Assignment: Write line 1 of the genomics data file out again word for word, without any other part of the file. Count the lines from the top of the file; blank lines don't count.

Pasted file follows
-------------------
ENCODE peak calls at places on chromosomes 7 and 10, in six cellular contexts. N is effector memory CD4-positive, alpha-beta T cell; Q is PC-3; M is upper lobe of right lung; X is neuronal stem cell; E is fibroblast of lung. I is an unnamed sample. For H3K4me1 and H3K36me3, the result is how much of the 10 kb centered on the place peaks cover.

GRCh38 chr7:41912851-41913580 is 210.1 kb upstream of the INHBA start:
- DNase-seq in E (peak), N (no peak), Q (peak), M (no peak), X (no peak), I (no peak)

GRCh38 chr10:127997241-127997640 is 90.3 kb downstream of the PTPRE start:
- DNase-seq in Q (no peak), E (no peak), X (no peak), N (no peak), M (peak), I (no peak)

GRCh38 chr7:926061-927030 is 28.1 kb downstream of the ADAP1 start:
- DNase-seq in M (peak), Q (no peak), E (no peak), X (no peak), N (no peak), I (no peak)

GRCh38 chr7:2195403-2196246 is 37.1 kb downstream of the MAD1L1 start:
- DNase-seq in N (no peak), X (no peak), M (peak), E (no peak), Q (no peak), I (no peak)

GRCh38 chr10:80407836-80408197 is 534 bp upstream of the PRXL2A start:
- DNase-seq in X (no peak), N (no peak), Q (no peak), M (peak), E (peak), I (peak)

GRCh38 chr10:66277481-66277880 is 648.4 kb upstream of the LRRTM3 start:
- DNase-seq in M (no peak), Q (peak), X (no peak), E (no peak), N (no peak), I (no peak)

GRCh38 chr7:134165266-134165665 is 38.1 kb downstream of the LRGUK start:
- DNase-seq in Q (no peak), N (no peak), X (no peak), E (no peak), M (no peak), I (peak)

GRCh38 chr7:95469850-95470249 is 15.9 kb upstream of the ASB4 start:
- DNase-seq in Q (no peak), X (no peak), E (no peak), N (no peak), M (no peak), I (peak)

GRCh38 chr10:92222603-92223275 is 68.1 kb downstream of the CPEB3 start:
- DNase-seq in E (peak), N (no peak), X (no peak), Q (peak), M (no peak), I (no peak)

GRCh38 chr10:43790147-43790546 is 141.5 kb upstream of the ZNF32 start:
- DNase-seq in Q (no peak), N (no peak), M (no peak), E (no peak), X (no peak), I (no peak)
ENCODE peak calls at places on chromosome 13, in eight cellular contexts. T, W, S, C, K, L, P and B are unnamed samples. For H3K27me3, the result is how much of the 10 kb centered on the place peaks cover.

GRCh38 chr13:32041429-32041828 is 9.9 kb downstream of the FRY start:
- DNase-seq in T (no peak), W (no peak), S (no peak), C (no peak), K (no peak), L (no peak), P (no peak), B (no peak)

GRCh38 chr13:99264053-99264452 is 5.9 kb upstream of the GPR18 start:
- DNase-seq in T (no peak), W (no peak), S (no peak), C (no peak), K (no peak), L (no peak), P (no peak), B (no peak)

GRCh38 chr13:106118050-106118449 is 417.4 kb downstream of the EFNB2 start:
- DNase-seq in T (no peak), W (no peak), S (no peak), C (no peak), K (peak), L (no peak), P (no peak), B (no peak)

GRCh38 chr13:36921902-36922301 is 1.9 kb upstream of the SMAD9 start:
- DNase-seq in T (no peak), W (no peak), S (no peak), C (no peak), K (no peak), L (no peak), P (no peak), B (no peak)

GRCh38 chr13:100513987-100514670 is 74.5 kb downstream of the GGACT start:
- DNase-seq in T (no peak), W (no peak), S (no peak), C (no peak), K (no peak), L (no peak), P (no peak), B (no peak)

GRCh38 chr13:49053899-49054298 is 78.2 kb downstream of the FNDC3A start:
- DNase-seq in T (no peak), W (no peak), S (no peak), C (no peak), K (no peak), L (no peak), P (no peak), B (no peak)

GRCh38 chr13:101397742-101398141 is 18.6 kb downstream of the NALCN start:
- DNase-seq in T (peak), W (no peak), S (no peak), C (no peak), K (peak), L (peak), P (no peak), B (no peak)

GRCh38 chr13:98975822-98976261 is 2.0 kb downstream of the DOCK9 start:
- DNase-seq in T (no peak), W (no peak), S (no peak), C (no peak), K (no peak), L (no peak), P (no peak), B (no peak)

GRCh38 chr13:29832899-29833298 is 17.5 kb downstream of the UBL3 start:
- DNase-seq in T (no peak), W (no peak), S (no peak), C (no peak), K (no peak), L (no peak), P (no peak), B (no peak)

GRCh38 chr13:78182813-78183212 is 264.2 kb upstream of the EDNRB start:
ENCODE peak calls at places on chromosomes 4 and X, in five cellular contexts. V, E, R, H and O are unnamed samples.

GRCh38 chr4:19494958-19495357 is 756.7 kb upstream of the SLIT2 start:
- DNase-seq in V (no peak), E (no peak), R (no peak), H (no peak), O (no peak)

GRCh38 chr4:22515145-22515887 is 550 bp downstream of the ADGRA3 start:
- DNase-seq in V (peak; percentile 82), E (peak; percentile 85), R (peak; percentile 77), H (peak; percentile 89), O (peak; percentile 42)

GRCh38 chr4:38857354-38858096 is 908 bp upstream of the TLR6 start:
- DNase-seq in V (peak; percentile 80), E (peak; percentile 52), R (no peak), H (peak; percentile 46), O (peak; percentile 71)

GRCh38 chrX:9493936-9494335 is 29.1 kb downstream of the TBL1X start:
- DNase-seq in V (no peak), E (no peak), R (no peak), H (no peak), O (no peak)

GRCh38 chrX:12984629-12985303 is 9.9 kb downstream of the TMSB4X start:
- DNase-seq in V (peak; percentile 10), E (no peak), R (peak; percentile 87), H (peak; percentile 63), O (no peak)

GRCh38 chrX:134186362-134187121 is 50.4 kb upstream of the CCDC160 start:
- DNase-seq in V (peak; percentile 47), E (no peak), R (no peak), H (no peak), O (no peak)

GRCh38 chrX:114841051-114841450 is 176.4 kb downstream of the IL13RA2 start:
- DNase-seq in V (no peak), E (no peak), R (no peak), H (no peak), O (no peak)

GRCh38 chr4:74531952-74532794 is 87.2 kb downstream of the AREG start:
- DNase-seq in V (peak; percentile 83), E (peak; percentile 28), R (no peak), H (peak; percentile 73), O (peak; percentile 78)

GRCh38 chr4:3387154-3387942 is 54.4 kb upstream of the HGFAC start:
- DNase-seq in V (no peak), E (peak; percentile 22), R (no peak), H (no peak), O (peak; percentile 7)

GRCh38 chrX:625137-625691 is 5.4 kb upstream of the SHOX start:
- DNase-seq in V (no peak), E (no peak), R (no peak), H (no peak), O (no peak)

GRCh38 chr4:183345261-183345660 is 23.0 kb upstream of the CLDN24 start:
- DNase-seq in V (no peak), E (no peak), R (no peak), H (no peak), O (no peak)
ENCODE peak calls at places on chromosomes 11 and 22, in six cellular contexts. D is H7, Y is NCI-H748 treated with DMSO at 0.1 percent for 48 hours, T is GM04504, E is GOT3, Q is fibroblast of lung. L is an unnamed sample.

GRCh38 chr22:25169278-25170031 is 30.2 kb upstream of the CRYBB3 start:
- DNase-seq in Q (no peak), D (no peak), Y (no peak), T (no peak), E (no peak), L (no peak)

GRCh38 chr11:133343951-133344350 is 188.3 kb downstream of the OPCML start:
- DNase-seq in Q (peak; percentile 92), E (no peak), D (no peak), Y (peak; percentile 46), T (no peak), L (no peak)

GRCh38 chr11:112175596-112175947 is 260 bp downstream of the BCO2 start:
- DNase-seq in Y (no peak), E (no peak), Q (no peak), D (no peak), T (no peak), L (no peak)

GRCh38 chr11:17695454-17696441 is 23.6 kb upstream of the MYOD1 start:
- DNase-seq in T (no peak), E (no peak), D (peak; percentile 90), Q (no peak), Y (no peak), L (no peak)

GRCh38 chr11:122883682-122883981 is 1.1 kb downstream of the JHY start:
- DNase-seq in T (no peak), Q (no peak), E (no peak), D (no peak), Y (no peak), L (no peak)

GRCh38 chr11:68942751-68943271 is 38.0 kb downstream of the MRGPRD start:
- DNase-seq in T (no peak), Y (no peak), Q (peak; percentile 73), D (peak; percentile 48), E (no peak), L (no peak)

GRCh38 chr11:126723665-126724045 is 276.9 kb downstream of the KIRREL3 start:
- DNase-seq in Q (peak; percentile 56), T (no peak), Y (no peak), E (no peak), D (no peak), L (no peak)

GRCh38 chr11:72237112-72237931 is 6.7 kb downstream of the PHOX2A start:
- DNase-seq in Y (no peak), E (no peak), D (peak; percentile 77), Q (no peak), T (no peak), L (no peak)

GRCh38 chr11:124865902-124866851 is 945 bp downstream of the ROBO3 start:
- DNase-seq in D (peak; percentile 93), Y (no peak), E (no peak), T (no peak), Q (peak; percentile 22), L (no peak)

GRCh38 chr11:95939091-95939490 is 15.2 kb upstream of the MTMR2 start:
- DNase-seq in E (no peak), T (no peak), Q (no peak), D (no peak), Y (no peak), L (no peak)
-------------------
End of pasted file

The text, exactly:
ENCODE peak calls at places on chromosomes 7 and 10, in six cellular contexts. N is effector memory CD4-positive, alpha-beta T cell; Q is PC-3; M is upper lobe of right lung; X is neuronal stem cell; E is fibroblast of lung. I is an unnamed sample. For H3K4me1 and H3K36me3, the result is how much of the 10 kb centered on the place peaks cover.